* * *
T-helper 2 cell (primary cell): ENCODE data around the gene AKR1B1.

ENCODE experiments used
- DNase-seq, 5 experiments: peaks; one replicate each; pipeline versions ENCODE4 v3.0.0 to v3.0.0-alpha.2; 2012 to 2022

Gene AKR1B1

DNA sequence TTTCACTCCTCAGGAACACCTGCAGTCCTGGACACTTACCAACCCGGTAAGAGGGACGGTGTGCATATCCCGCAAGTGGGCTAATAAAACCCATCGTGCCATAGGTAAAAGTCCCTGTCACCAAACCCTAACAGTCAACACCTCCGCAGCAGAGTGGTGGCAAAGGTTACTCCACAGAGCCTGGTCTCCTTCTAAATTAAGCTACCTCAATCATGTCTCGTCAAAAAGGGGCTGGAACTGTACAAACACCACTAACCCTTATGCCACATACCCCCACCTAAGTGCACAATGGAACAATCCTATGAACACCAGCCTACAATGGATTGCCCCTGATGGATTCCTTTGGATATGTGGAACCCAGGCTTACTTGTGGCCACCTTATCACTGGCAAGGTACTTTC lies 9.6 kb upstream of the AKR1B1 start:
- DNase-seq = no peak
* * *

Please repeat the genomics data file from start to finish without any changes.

T-helper 2 cell (primary cell): ENCODE data around the gene AKR1B1.

ENCODE experiments used
- DNase-seq, 5 experiments: peaks; one replicate each; pipeline versions ENCODE4 v3.0.0 to v3.0.0-alpha.2; 2012 to 2022

Gene AKR1B1

DNA sequence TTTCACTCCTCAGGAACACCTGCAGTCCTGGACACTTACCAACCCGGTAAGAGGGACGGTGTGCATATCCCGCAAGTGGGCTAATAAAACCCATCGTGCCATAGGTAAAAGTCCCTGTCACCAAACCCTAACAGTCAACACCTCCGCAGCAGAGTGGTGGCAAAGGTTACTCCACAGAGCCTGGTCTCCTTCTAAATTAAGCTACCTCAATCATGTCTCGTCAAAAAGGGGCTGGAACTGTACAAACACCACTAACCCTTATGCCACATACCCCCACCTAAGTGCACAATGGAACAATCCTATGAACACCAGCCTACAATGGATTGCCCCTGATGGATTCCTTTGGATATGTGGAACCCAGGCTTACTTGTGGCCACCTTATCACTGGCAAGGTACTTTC lies 9.6 kb upstream of the AKR1B1 start:
- DNase-seq = no peak